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As the holiday hangover dulls, money matters start to come to the forefront. As credit card bills and bank statements arrive, many make resolutions to do better with money in 2017.

Lynn Ewert, who is Mukwonago Citizens Bank branch manager and a personal banking officer, offered some tips to maintain financial wellness.

Financial wellness is important because it holds people accountable. There are three ways to attain financial wellness: use resources more efficiently, set a realistic budget and look at the future.

Ewert explained she doesn't like the label of "resolutions" because people tend to not keep them.

"I think any time of the year is a good time to start figuring out finances," she said.

Ways to save

When she was first married, Ewert and her husband put money from their paychecks into envelopes to help them budget.

"We knew exactly what we had to spend for groceries and bills," she said.

She suggested in lieu of envelopes, people can use Excel spreadsheets or apps to help keep a household on a budget.

She suggests people start small.

"Put away $20 or $50 from a paycheck and put it in a separate account from your checking account. This is a great way to build funds," Ewert said.

The younger generation is on the go constantly. Ewert said with online banking, people don't necessarily want to physically come into a bank. In her opinion, out of sight, out of mind is a good reason to keep a separate account.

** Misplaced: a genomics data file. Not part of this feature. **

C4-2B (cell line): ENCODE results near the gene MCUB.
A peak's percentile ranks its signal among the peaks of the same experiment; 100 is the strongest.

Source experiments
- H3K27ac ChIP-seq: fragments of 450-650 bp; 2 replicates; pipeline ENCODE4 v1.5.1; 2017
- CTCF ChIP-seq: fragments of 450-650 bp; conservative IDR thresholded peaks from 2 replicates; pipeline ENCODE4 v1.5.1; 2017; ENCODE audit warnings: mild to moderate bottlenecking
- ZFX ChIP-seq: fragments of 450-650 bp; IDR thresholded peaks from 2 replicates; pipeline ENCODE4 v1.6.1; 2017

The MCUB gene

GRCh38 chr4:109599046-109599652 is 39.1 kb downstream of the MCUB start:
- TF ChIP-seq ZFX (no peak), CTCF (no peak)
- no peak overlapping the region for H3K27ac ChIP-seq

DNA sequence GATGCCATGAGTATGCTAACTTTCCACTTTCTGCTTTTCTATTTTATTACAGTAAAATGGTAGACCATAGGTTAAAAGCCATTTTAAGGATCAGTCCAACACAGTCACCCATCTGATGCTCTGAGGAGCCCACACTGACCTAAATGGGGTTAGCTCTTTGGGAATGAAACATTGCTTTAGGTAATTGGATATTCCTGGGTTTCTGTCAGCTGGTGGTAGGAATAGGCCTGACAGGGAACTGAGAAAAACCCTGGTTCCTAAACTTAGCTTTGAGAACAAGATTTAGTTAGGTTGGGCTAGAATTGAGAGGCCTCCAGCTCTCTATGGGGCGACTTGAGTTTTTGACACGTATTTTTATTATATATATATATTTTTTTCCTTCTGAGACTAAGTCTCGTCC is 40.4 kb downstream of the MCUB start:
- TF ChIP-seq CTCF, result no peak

Ewert uses the example of a flexible add-on CD where you can't get the funds out until a term is completed or matures. The CD is ideal for people who need to save for vacations or Christmas.

This special CD allows you to start with a minimum opening balance of $250, choose a term between 6 and 12 months, and then add any amount at any time. Ewert said it forces the customer to save.

"This option is a great way to avoid overextending yourself at the end of the year because you spent too much," Ewert said.

"I think by starting small is better than promising to put aside $100 every paycheck. Build up to that," she said.

Ewert said that that struggles with saving can be the result of old habits. She said many individuals put money in a checking account and think they will save money this way. In her opinion, often the funds are used especially for those who live paycheck to paycheck.

Anyone can learn new money habits, she said.

She also suggests attending seminars to learn about handling finances or speaking with an investment advisor.

"You have to be very determined that this is what you need to do," she said.

For more information and tips visit https://www.citizenbank.com.

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